As one of the first wave of Korean fighters to make their mark in the UFC, Dongi Yang could conceivably be seen as a pioneer of the sport in his country. Just don’t expect the Seoul native to talk about such matters.
“I don't really think about things like this,” Yang said, opting instead to focus on his second stint in the Octagon, which begins Saturday in his hometown when he faces Jake Collier. It’s been more than three years since his last UFC bout against Brad Tavares in May of 2012, and “The Ox” couldn’t be happier about his return.
“I feel great,” he said. “This is truly an honor. I felt as though if I kept winning I could fight in the best organization in the world again.”
Owner of a 9-0 record when he began fighting for the UFC in 2010, he left it with a 10-3 record, stopping Rob Kimmons but losing to Chris Camozzi, Court McGee and Brad Tavares. Yang wasn’t blown out in any of the fights, and he proved his toughness, but after two knockout wins over Jae Young Kim and Dennis Hallman outside of the UFC, he feels he’s a different fighter than he was the first time around.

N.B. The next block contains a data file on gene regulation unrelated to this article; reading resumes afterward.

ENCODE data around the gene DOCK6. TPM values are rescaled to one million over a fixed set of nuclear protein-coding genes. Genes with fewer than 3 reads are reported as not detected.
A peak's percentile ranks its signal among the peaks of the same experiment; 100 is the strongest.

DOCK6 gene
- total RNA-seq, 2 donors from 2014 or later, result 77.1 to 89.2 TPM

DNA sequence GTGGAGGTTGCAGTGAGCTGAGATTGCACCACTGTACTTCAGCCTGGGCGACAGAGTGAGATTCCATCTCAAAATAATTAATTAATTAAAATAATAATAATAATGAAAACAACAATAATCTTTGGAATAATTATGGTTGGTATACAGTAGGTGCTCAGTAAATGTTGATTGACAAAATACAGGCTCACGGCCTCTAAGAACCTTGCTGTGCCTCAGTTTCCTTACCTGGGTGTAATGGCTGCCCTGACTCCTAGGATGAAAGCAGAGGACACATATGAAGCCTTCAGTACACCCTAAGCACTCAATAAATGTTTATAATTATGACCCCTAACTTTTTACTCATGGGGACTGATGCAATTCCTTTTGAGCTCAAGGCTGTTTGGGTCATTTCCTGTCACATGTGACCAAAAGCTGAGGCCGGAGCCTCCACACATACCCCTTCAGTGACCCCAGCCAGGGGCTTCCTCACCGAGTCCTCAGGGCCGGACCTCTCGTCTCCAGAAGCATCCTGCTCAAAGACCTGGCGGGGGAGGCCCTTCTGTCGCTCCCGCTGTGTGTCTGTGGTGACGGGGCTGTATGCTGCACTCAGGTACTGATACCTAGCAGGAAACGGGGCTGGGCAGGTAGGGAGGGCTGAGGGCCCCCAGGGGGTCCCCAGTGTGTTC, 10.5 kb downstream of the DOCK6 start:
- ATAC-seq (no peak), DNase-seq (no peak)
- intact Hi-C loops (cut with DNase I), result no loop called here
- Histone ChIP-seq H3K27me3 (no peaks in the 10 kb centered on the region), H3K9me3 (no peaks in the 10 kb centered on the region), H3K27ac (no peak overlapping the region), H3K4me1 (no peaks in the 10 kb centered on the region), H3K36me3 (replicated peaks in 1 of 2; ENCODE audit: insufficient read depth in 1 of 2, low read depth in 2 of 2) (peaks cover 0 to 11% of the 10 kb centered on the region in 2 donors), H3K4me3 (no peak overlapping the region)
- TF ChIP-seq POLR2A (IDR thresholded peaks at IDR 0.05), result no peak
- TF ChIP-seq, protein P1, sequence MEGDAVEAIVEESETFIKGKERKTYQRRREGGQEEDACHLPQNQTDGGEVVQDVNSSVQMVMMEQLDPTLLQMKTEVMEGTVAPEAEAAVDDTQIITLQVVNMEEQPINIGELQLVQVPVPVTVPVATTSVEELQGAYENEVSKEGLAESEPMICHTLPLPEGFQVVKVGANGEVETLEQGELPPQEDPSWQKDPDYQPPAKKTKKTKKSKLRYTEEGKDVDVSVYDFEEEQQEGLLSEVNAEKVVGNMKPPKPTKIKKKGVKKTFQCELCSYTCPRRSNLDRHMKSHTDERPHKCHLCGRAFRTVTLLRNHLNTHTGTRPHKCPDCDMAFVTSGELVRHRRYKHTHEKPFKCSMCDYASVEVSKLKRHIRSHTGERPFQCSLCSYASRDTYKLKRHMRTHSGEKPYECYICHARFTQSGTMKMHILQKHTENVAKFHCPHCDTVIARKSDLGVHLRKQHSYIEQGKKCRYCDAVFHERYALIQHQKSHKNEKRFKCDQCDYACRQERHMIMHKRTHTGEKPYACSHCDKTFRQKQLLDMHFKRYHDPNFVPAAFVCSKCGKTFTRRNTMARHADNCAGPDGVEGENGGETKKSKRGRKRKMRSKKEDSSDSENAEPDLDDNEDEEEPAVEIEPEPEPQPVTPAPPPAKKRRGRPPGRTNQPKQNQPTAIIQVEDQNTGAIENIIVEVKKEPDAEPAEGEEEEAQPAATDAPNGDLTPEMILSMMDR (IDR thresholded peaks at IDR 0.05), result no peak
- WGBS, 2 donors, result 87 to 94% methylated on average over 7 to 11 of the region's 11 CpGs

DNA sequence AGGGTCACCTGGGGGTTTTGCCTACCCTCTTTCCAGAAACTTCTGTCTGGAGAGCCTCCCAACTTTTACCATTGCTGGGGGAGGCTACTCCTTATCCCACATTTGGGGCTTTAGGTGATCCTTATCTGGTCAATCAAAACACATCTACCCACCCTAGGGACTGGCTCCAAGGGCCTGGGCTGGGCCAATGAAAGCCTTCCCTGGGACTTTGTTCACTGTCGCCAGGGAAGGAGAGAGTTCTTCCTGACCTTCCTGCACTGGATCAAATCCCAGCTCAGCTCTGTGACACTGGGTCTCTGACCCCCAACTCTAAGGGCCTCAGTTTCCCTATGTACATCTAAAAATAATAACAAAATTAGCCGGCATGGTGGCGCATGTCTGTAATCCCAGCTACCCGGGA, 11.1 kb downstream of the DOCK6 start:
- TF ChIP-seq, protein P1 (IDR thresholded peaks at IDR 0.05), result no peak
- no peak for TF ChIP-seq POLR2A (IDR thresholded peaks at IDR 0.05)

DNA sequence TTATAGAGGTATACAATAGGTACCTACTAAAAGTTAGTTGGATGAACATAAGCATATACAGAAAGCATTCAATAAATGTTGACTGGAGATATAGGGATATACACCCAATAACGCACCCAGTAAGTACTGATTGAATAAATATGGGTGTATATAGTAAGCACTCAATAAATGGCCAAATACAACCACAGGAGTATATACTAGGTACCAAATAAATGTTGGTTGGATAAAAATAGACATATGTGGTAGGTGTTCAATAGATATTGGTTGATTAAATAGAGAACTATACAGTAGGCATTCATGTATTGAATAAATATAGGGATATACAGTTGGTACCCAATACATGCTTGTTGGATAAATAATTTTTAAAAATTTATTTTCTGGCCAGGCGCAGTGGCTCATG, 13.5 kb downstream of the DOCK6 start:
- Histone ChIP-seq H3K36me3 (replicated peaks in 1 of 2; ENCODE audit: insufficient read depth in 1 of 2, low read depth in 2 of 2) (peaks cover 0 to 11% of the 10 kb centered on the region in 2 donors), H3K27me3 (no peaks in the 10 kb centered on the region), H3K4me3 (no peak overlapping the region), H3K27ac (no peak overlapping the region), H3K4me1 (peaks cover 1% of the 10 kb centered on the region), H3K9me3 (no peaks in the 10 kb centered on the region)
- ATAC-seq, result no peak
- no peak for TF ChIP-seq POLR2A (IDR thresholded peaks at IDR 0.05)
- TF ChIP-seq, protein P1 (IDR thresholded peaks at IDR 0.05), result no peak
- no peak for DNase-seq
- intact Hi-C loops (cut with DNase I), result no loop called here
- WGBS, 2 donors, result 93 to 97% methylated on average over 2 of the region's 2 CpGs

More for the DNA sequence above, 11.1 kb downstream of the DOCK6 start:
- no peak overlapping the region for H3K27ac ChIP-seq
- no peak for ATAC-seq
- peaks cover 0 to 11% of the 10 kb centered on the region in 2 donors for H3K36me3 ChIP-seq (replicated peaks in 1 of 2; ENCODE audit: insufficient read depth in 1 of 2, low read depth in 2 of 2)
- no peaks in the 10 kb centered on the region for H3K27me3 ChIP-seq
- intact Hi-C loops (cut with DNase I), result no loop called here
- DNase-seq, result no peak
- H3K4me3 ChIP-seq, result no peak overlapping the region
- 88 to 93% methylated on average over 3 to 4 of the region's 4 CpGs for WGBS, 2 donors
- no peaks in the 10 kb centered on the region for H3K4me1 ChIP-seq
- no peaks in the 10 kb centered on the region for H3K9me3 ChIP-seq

“I feel as though my skill level was not as high as the rest of the fighters in my division at that time,” Yang said. “I am mentally stronger now than I was before. I also have more experience and I have improved technically as a fighter.”
And while six of his 15 pro fights have taken place at home, including the last two, competing in Seoul as a UFC fighter in the promotion’s first event there is a whole other story, especially for someone who has competing since the early days of the sport in his country. Today, MMA is no longer an outlaw sport with varying degrees of fighter talent, something that will be evident this weekend.
“The skill level of fighters from then to now has improved drastically and the popularity of the sport has greatly increased,” said the 30-year-old Yang, who, despite his own talents, isn’t ready to start talking about his place in the 185-pound weight class.
“I feel as though I am at the bottom of the middleweight division,” he said. “I have no thoughts about the division.”
Don’t take that as a lack of confidence though. “The Ox” is planning on a triumphant return and a big 2016 campaign.
“They will see the best Dongi ever,” he said of his plans for next year. “I want to show how much I've improved and what I'm capable of. I hope to make myself known as a top level fighter, not just in Asia, but in the best middleweight division in the world.”
Thomas Gerbasi is the editorial director of UFC.com, has covered the sport since 2000 and has authored the official UFC encyclopedia and UFC: A Visual History. Follow him on Twitter @tgerbasi